The euro is stronger against sterling and weaker against the dollar this morning. EU leaders have struck a deal to ban most Russian oil imports as they seek to deprive Russia’s president Vladimir Putin of revenues to fund his war in Ukraine. The embargo, which was agreed after weeks of difficult negotiations, will include oil and petroleum products but contains a temporary exemption for oil delivered from Russia by pipeline. This was intended to grant Hungary, Slovakia, and the Czech Republic extra time to wean themselves off crude oil supplies from Russia. Turkish President Tayyip Erdogan told his Ukrainian counterpart Volodymyr Zelensky in a call yesterday that he would support a project to create a safe sea route for exporting Ukrainian agricultural goods. Western action to isolate the Kremlin has changed little for Russian citizens but signs of strain are beginning to appear – though unemployment figures have remained broadly stable, the number of jobs advertised has fallen 28% in April compared to the pre-war month of February.
The dollar is well bid against most major currencies overnight. Corporate executives have this month bought shares in their companies at a rate not seen since the early days of the Covid-19 pandemic in what some Wall Street analysts said was an encouraging sign for the US stock market. Insider buying at S&P 500 companies has been the strongest since March 2020, and for the broader Russell 2000 index, there have been more insider buyers than sellers this month for the first time since March 2020. President Joe Biden has stated that the US will not send Ukraine rocket systems that can reach into Russia, following requests from Ukrainian officials for longer-range systems, including the Multiple Launch Rocket System (MLRS) that can fire a barrage of rockets hundreds of miles away. Biden did not rule out providing any specific weapons system, but instead appeared to be placing conditions on how they could be used. Biden and his team are working on a new package of military equipment, and it is expected to be announced in the coming days.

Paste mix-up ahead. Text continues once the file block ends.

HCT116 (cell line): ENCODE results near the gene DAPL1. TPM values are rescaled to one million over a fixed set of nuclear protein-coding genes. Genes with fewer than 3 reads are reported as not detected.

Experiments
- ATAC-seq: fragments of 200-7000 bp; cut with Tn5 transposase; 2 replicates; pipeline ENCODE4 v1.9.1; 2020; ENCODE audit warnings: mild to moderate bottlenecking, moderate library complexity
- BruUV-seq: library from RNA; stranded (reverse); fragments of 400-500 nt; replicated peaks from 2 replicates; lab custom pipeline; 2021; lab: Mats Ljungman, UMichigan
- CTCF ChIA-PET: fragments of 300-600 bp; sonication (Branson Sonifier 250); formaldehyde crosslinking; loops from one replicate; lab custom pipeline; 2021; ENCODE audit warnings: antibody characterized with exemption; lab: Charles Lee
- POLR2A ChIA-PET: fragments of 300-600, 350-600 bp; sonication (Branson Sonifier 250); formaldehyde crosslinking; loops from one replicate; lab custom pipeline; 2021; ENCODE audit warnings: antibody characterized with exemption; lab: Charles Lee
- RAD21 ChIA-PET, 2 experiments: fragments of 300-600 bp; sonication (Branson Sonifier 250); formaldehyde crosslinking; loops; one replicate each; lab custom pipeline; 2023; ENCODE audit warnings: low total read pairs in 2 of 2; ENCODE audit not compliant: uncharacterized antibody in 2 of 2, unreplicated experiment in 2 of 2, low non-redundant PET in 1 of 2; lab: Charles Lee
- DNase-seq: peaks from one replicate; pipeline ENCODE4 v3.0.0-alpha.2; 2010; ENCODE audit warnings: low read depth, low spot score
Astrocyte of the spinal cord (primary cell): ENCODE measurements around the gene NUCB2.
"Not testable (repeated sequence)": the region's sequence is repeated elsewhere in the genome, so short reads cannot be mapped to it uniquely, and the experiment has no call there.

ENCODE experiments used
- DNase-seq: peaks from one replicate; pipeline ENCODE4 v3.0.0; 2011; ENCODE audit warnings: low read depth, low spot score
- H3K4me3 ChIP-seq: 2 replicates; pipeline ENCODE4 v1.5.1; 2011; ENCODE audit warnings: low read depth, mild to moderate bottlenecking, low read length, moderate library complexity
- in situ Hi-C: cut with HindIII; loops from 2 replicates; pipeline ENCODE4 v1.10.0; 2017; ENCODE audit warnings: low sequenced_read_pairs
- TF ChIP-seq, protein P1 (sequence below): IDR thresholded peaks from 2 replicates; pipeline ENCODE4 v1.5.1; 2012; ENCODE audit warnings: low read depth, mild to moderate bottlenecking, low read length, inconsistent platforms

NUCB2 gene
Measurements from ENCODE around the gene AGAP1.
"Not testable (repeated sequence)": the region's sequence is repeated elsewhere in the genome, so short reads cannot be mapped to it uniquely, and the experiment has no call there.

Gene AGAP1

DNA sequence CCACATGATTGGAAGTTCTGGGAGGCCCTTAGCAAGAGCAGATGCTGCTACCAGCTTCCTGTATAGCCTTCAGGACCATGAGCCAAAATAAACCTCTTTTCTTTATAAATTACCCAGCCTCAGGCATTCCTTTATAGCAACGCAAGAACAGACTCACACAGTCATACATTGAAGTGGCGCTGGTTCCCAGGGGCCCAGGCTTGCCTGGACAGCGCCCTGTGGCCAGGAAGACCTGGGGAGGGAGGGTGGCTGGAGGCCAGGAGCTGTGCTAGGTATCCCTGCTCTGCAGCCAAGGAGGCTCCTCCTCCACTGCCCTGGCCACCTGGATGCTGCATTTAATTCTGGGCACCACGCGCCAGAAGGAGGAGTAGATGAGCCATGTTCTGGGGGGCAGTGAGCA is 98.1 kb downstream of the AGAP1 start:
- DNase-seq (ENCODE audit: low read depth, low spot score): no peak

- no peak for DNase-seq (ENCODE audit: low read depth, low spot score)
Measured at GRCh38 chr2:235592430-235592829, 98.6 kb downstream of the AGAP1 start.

Stocks slipped and Treasuries sold off across the curve as oil jumped, adding to worries about how aggressive central banks will need to be in order to rein-in inflation without derailing growth. Europe’s Stoxx 600 Index is set to snap four days of gains, retreating from a one-month high, with technology stocks among the heaviest decliners. US futures erased their earlier advance. Treasury yields jumped, joining a selloff in German and European bonds. German inflation hit an all-time high, adding to pressure on central-bank policy makers to tame rising prices. The dollar advanced. Brent crude oil rose to above $120 a barrel after the European Union agreed to pursue a partial ban on Russian oil in response to the invasion of Ukraine. Higher energy and food costs are keeping upward pressure on prices globally and squeezing consumers. Global stocks are on track to end the month with modest gains amid scepticism about whether the market is near a trough and as volatility stays elevated.
Main Economic Data/Central Banks/Government (All Times CET)
8:00 a.m.: Sweden FSA presents Financial Stability Report
8:30 a.m.: Switzerland April retail sales
8:45 a.m.: France May CPI, April PPI, 1Q GDP
9:00 a.m.: ECB’s Villeroy speaks
9:00 a.m.: Hungary April PPI
9:00 a.m.: Turkey April trade balance; 1Q GDP
9:55 a.m.: Germany May unemployment
10:00 a.m.: Italy 1Q GDP
10:00 a.m.: Poland 1Q GDP
10:30 a.m.: Portugal May CPI
10:30 a.m.: UK April Mortgage Approvals, M4
10:30 a.m.: ECB’s Visco speaks
10:50 a.m.: ECB’s Makhlouf speaks
11:00 a.m.: Euro-area May CPI
11:00 a.m.: Italy May CPI
11:00 a.m.: Italy to sell bonds
11:30 a.m.: Germany to sell bonds
12:00 p.m.: Riksbank’s Ingves speaks
2:00 p.m.: Hungary central bank rate decision
2:00 p.m.: SNB’s Zurbruegg speaks
Earnings include Salesforce, HP Inc, Opap